WaPo published Trump hotel data removed from GSA website

beSpacific - Sun, 08/13/2017 - 19:37

“On Thursday [August 10, 2017] afternoon, three documents providing detailed financial information about President Trump’s D.C. hotel could be found posted on the website of the General Services Administration. Later that night, they were gone. What happened? First, some background. The hotel is in the Old Post Office Pavilion, a government-owned property managed by the GSA. Under a 2013 deal between the GSA and the Trump Organization, the company sends the government $3 million in base rent and a share of profits beyond a certain threshold. The deal requires the Trump Organization to share its financial information with the government on a routine basis. [How the Trump hotel changed Washington’s culture of influence] Sharing that data might normally be a matter of little controversy, but this project now falls well outside the boundaries of normal. Trump is president, he is still benefiting financially from the hotel, and congressional Democrats, ethical experts, government watchdogs and competing hotels aren’t happy about it. The documents show the hotel’s financial performance in February, March and April of this year, as well as year-to-date totals, offering far more information about the hotel’s operations than previous disclosures. Up until Thursday, the GSA had only posted heavily redacted versions of the “monthly statement certificates” providing no financial information. The Washington Post decided to publish the documents, which it downloaded before they were removed. They are below.

February performance.
March performance.
April performance.”

Categories: Research

Another view on the Google book scanning project

beSpacific - Sun, 08/13/2017 - 19:26

What Happened to Google’s Effort to Scan Millions of University Library Books?: “…many librarians and scholars see the legacy of the project differently. In fact, academics now regularly tap into the reservoir of digitized material that Google helped create, using it as a dataset they can query, even if they can’t consume full texts. It’s a pillar of the humanities’ growing engagement with Big Data….That rich resource has been put to several good uses. Through the HathiTrust Research Center, scholars can tap into the Google Books corpus and conduct computational analysis—looking for patterns in large amounts of text, for instance—without breaching copyright. And print-disabled users can use assistive technologies to read scanned books that might otherwise be difficult if not impossible to find in accessible formats…”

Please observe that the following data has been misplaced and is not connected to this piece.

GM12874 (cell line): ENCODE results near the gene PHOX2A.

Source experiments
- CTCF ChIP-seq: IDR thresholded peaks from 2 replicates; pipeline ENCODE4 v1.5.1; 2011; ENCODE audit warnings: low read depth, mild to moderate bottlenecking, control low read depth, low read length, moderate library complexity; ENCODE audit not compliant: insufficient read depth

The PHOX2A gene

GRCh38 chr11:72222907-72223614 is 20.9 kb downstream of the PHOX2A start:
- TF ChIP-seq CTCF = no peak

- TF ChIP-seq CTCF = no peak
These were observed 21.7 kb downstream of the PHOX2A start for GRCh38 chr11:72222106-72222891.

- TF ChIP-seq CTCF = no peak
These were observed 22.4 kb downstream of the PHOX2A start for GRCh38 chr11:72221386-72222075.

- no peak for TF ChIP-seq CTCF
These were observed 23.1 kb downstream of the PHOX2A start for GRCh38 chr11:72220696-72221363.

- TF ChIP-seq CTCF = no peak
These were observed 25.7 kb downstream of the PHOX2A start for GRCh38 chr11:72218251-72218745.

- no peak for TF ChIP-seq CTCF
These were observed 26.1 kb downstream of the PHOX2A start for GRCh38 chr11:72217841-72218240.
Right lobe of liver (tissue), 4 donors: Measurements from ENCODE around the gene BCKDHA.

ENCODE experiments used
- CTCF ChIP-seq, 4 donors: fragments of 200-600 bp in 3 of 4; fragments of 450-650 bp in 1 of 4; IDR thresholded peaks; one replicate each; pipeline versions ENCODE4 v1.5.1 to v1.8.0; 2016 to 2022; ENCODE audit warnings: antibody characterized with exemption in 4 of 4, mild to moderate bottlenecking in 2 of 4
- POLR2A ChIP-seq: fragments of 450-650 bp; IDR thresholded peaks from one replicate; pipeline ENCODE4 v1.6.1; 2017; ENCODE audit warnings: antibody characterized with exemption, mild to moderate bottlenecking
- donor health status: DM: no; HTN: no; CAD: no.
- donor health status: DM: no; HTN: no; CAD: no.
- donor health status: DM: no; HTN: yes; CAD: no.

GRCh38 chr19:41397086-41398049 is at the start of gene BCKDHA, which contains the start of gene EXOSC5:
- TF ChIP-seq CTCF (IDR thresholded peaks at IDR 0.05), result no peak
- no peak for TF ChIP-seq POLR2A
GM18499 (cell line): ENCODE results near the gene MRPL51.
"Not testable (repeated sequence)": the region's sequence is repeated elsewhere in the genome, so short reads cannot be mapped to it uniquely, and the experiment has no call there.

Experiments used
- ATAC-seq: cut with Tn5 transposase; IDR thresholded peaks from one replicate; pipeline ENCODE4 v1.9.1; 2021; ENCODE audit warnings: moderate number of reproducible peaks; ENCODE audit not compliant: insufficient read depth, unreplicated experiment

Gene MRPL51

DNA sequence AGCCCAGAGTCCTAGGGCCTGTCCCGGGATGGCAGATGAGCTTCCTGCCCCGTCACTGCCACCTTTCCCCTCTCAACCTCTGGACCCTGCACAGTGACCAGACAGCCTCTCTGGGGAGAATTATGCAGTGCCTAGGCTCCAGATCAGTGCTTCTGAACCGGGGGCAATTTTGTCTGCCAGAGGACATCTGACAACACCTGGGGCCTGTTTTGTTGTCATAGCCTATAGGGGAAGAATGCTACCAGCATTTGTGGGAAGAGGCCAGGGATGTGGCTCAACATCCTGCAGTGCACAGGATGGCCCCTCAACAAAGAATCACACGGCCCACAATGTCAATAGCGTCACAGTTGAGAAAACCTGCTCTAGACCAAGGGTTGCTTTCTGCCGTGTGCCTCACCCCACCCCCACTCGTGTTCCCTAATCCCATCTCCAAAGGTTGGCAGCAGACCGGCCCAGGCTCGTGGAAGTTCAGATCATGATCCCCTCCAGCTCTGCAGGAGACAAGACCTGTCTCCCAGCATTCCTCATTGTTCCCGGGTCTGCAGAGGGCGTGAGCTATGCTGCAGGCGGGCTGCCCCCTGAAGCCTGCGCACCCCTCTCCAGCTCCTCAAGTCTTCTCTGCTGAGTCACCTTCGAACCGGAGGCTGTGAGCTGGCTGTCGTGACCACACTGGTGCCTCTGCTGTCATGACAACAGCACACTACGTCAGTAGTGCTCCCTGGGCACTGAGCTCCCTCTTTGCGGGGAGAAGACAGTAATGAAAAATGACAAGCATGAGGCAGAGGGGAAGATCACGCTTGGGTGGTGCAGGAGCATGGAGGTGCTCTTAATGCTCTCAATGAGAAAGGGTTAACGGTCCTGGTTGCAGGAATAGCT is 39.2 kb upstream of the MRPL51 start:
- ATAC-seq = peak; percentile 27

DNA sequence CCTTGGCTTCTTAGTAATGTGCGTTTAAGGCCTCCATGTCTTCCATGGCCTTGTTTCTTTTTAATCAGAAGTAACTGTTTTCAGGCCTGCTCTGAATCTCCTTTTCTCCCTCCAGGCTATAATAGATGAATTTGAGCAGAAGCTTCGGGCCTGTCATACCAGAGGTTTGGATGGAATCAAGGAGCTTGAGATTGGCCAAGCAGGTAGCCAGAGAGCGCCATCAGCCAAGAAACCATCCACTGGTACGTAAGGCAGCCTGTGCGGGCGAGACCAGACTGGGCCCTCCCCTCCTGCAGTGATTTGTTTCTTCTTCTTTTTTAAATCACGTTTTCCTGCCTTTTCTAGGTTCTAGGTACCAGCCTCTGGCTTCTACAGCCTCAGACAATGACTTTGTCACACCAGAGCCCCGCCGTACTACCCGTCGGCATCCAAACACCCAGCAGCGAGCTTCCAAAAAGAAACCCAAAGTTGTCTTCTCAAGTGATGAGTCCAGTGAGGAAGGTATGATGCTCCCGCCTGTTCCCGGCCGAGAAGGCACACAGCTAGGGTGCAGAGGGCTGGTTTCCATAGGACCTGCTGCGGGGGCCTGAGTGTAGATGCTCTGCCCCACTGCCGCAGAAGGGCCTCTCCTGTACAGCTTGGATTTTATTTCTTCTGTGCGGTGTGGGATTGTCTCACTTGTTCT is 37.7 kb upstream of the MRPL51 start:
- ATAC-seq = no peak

Categories: Research

Exiting the largest U.S. cities at rush hour can be an colossal challenge

beSpacific - Sun, 08/13/2017 - 19:18

Want to get away? Here’s how far you can get if you leave the largest U.S. cities at rush hour. Imagine that it’s a Friday afternoon on a perfect summer day and you’re ready to escape the city. Just how fast could you get out? If you picked up your keys and hit the road, here’s where you could end up.”

Categories: Research

Removal of animal welfare data from USDA site sparks FOIA requests

beSpacific - Sun, 08/13/2017 - 19:16

Follow up to previous postings – DOJ defends USDA take-down of massive animal abuse database; Durbin Demands Trump Administration Restore Animal Cruelty; and Animal welfare information wiped from USDA website – see updated status on this matter: People who care about animal welfare are demanding information from USDA – “The Agriculture Department abruptly removed all animal welfare reports from its website in February, sparking public outcry, denouncements from Congress and a lawsuit. Six months later, we’re no closer to understanding exactly why the reports were taken down or when all might be restored. But recently published information shows one result of the records sweep: The agency has been inundated with Freedom of Information Act requests for the documents, which include inspection and enforcement records about the treatment of animals at more than 10,000 dog-breeding operations, research labs, roadside zoos and other facilities. The USDA has cited privacy concerns and litigation for its decision to remove the online records. They were regularly accessed by animal protection advocates, who used them to monitor government enforcement of animal welfare laws, as well as by pet vendors, journalists and researchers. The agency says it has since restored thousands of the inspection and annual reports to the website, but many more — including all inspections of dog breeders and show-horse events regulated by the Horse Protection Act — remain available only through a FOIA request, which can take months or years to be approved…”

Categories: Research

Google – Understand Electricity Generation Choose

beSpacific - Sun, 08/13/2017 - 19:07